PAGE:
Steps Towards Defossilization: Rethinking Petrochemical Production Public
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Fossil fuel production and usage is the single greatest contributor to anthropogenic climate change. To stop the world-altering impacts of global warming, CO2 emissions must be cut in half by 2050 and eliminated by 2100. The U.S. processes 19% of global oil and natural gas, the largest capacity in the world; it also has vast resources to defossilize this industry. While there are known renewable energy replacements for fuels, essential petrochemical products such as plastics and fertilizers will require different alternative production methods. This study sought to characterize both current fuels and petrochemical production totals and primary intermediate chemicals by creating a Sankey flow diagram. Over 95% of all petrochemical products are derived from methanol, ethylene, propylene, ammonia, and BTX aromatics intermediates. An analysis of potential alternative production methods was then completed by identifying numerous routes, which depend entirely on waste products (biomass, biogas, CO2) and renewables (energy, H2) for feedstocks. Large scale production of fossil-free petrochemicals is already occurring in some instances and should continue to focus on upstream chemicals. Further expansions will be dictated by the availability of renewable energy, policy, funding, and technological advancement.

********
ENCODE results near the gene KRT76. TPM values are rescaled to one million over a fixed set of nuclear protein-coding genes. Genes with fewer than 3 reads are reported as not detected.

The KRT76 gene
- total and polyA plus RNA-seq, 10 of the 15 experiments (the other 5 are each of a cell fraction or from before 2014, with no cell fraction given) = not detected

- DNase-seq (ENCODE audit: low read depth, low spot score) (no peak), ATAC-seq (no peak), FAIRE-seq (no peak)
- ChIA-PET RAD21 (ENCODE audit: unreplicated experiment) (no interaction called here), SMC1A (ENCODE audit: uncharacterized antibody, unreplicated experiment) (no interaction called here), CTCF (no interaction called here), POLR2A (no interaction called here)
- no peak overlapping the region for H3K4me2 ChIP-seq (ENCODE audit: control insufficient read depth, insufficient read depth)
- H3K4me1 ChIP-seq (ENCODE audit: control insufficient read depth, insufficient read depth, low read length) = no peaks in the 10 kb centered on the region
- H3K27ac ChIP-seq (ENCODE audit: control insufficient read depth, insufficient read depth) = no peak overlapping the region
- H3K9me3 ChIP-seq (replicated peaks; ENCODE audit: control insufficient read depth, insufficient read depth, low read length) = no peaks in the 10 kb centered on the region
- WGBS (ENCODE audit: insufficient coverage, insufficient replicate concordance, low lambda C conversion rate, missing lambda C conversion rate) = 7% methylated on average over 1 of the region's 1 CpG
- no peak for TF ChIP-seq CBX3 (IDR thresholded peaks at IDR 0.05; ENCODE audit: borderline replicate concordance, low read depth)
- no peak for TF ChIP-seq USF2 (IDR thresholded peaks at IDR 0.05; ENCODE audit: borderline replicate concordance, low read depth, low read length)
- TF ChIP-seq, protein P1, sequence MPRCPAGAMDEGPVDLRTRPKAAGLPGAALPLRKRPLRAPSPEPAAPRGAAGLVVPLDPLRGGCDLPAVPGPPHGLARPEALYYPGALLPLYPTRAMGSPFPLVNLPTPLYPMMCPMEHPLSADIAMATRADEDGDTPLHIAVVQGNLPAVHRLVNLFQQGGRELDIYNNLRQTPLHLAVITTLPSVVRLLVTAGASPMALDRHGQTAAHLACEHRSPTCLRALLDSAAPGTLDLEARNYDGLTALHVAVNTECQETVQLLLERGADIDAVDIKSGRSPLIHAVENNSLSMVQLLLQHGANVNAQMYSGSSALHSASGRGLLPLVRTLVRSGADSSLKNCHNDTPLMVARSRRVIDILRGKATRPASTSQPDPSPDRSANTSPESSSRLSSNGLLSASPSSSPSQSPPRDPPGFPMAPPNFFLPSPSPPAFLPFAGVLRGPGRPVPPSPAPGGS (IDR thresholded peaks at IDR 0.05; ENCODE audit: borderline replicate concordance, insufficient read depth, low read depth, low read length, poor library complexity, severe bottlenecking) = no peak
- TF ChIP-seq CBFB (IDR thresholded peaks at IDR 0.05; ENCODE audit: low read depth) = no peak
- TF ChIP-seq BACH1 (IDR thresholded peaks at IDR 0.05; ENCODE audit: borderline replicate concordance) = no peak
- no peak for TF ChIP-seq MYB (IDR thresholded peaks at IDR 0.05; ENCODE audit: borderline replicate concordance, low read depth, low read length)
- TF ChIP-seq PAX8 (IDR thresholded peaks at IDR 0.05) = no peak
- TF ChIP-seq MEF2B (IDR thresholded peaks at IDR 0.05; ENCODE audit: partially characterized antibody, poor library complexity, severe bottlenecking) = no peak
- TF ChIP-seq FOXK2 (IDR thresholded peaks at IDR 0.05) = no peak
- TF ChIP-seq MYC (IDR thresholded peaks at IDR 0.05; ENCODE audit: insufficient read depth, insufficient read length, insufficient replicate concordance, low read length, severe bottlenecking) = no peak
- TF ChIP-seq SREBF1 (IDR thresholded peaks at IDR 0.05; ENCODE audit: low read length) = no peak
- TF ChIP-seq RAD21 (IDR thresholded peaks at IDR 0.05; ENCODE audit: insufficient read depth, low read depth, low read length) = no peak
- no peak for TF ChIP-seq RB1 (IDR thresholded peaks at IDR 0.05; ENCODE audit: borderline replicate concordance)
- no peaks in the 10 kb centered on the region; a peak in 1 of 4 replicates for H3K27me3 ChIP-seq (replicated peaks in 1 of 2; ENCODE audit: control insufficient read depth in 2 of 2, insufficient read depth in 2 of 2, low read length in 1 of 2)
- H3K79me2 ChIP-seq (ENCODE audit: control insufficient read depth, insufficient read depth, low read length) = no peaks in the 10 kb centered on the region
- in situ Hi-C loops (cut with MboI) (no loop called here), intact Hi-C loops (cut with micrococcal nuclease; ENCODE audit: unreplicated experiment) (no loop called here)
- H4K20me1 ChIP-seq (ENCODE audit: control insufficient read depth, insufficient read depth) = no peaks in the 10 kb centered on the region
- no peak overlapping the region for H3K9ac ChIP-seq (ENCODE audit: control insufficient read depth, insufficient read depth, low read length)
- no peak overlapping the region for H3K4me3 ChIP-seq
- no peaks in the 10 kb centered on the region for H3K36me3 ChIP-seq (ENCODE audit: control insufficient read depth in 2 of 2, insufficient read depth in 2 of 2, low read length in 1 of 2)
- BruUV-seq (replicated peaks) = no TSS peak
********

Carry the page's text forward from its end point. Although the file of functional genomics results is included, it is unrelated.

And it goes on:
- This report represents the work of one or more WPI undergraduate students submitted to the faculty as evidence of completion of a degree requirement. WPI routinely publishes these reports on its website without editorial or peer review.
- UN Sustainable Development Goals
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